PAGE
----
Clearly, mining, oil exploration and the changes that come with them are a huge challenges for indigenous peoples. Challenges and opportunities were buzzwords in today’s sessions. How to help traditional indigenous communities benefit from the “opportunities” of development? Keskitalo stressed the need to respect the human rights of these communities when developing natural resources and changing the environment.

Other high-profile speakers (some more high profile than others – an indication of the priority allocated to the meeting by different Arctic states?) certainly went on a lot about opportunities and making sure the people of the High North get the benefit. But I couldn’t help wondering how much was lip service. This was backed up by informal chats with people in the breaks and some of the questions from the floor. But the proof of the pudding will be in the eating…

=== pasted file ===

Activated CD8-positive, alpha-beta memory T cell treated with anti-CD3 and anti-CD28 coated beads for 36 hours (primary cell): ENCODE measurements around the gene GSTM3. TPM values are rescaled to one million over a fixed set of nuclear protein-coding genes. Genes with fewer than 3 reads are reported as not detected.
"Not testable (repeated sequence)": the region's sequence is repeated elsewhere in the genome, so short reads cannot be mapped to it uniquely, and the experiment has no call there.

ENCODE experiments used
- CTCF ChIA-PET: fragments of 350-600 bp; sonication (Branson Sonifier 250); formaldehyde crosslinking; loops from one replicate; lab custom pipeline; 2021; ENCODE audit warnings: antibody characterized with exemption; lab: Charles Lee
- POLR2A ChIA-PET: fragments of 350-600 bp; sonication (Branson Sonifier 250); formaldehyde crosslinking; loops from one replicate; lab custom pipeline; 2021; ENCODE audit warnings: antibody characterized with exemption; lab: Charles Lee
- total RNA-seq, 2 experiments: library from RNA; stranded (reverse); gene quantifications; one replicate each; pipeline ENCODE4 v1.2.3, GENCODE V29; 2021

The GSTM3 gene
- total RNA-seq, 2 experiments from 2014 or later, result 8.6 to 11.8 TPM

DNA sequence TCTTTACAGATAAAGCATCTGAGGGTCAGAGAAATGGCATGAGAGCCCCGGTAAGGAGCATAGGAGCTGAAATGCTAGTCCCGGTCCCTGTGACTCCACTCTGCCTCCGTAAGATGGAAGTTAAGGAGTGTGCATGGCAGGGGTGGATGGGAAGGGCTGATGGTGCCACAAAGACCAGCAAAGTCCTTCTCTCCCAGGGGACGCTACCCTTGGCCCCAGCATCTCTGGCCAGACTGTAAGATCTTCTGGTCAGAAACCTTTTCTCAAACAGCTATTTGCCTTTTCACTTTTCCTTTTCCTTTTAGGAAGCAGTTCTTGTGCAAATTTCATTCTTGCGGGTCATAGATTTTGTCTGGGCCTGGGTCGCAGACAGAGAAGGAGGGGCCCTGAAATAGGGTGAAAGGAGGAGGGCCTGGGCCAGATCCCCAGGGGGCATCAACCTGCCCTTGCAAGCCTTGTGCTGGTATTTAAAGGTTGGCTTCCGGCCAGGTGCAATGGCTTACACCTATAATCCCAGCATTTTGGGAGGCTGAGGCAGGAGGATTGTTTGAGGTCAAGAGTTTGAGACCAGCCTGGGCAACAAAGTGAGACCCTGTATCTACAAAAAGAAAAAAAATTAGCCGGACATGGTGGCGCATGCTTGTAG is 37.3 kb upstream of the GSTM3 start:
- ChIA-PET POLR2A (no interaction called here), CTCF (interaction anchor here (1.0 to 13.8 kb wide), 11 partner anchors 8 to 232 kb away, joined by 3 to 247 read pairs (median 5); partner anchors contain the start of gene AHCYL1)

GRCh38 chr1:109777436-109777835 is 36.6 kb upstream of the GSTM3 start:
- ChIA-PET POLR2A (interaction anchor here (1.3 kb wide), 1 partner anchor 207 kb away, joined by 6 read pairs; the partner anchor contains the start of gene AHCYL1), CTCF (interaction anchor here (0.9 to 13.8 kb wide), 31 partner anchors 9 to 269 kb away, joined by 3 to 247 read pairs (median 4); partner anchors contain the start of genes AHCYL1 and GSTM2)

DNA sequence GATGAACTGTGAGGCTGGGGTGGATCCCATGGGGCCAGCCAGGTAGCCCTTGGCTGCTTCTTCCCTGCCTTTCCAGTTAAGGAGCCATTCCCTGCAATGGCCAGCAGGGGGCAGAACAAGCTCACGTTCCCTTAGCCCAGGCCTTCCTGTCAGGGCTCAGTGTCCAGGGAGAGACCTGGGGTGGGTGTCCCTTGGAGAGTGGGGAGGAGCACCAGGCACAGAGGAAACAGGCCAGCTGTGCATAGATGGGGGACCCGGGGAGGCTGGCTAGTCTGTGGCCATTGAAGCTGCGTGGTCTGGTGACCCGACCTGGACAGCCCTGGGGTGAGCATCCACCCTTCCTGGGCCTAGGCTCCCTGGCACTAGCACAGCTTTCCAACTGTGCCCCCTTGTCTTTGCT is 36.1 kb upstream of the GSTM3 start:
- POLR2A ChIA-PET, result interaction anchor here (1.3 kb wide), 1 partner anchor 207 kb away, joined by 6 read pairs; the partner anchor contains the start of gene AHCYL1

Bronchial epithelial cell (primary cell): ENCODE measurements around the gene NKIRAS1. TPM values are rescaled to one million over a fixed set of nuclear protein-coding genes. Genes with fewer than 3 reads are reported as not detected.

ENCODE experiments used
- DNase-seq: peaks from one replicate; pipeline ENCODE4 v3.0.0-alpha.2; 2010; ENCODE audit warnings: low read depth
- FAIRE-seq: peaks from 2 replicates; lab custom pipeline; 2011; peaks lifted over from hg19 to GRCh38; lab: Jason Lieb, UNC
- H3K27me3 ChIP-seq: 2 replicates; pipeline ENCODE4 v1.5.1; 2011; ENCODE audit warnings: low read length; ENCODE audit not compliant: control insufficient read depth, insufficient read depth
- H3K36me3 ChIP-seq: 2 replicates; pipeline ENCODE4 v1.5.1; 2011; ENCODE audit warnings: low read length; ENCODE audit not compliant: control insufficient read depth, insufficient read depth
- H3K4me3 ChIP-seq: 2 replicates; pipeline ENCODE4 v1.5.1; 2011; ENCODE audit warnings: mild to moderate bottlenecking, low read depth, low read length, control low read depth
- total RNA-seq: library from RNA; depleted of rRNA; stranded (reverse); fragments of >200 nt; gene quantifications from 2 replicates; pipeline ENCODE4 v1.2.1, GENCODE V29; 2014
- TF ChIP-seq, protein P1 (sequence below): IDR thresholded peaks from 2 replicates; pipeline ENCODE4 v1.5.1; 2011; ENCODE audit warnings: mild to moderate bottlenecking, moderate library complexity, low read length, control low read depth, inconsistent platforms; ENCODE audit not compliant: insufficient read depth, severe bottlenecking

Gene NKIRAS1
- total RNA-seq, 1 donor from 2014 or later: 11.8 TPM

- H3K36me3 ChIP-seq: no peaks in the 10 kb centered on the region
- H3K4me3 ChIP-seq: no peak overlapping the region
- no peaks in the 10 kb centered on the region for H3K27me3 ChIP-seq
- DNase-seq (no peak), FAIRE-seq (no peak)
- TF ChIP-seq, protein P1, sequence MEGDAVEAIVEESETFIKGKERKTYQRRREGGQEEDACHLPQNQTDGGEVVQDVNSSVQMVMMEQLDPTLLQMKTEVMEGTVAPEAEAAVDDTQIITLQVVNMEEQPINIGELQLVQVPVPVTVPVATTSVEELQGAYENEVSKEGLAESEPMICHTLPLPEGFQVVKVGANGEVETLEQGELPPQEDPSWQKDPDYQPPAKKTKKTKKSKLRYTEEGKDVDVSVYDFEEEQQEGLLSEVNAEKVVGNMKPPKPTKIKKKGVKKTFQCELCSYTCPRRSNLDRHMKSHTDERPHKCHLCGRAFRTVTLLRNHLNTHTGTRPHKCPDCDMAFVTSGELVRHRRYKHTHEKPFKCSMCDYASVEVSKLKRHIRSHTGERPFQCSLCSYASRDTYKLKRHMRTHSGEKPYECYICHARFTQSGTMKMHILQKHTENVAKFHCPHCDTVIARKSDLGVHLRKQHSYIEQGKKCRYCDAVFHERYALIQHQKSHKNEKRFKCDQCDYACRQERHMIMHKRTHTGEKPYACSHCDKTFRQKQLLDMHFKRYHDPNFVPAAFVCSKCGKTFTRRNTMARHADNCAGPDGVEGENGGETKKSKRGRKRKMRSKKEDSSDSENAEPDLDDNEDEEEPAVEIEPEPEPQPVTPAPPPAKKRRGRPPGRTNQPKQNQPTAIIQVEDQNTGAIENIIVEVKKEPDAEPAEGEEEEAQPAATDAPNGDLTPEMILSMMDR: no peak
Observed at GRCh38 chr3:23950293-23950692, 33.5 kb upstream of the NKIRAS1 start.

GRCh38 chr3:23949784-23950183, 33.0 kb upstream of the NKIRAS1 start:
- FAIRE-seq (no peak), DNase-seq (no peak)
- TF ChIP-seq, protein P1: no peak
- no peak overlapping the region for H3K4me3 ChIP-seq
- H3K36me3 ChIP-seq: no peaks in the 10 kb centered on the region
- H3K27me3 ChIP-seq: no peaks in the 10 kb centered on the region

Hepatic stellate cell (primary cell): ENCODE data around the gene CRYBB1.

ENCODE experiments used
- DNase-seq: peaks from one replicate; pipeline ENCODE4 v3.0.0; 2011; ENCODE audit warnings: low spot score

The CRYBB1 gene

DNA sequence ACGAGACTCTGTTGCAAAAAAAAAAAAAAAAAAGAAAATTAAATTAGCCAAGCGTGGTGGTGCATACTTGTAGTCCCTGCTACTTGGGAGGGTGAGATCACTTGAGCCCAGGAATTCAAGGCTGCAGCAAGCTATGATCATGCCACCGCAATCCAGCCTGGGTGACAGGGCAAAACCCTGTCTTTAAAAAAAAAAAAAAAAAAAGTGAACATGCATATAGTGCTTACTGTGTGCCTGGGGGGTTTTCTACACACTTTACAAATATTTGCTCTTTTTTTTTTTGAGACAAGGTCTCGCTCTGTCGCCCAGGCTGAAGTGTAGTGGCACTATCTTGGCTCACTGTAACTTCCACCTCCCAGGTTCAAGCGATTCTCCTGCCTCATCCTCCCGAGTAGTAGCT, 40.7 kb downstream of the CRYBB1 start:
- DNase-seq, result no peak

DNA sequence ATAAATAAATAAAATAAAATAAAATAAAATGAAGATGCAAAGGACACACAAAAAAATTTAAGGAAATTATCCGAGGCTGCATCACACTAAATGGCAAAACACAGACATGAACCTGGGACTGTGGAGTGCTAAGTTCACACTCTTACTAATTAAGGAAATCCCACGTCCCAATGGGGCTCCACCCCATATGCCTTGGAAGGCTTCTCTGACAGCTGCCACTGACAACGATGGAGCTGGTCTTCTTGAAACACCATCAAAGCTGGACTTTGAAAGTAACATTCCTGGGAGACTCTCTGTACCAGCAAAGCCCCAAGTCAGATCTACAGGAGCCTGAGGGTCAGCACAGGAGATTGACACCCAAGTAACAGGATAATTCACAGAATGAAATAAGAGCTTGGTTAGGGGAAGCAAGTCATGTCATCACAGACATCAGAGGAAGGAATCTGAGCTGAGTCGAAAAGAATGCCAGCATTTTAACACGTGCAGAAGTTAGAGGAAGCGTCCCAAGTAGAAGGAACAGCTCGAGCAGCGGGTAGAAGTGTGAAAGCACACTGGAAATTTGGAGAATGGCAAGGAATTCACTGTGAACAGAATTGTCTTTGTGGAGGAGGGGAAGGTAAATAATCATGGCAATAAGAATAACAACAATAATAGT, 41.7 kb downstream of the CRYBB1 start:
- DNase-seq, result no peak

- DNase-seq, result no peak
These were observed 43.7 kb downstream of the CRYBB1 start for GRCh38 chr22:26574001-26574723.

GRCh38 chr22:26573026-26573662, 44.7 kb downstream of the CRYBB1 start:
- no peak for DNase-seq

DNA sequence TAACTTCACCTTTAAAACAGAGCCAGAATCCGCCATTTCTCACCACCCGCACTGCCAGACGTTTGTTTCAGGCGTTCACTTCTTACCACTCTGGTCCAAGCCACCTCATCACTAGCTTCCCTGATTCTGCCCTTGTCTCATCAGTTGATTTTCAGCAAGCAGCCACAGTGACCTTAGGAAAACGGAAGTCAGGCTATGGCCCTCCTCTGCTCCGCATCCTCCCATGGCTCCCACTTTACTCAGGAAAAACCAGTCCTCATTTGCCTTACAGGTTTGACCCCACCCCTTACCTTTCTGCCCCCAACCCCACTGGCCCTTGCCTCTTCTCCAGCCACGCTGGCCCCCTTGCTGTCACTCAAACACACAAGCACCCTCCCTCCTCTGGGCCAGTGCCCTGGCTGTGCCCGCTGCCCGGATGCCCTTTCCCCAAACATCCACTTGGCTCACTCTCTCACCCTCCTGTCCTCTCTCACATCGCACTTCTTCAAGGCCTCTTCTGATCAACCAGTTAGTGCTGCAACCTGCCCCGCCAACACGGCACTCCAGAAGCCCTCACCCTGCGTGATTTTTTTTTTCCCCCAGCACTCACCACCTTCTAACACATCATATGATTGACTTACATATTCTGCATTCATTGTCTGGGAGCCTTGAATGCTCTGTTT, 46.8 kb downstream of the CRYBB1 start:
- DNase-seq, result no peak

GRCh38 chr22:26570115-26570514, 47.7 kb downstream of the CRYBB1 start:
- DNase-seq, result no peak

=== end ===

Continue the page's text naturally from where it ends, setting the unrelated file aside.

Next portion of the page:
Shipping is on the increase in the Arctic region

Tromso: Shipping is on the increase in the Arctic region

It was only in the final session of the day, a panel debate on the Northern Shipping Route, that an ngo representative, Nina Jensen, CEO of WWF Norge, was on the podium. I seem to remember more ngo active participation in earlier years. At that point in the meeting there was finally talk of dangers for rare species,  black carbon increase, additional pollution from shipping through grey water, sewage, the danger of a spill of heavy fuel oil, invasive species in ballast water and such like. Yes, climate change-induced Arctic development brings with it not only opportunities but also risks and threats.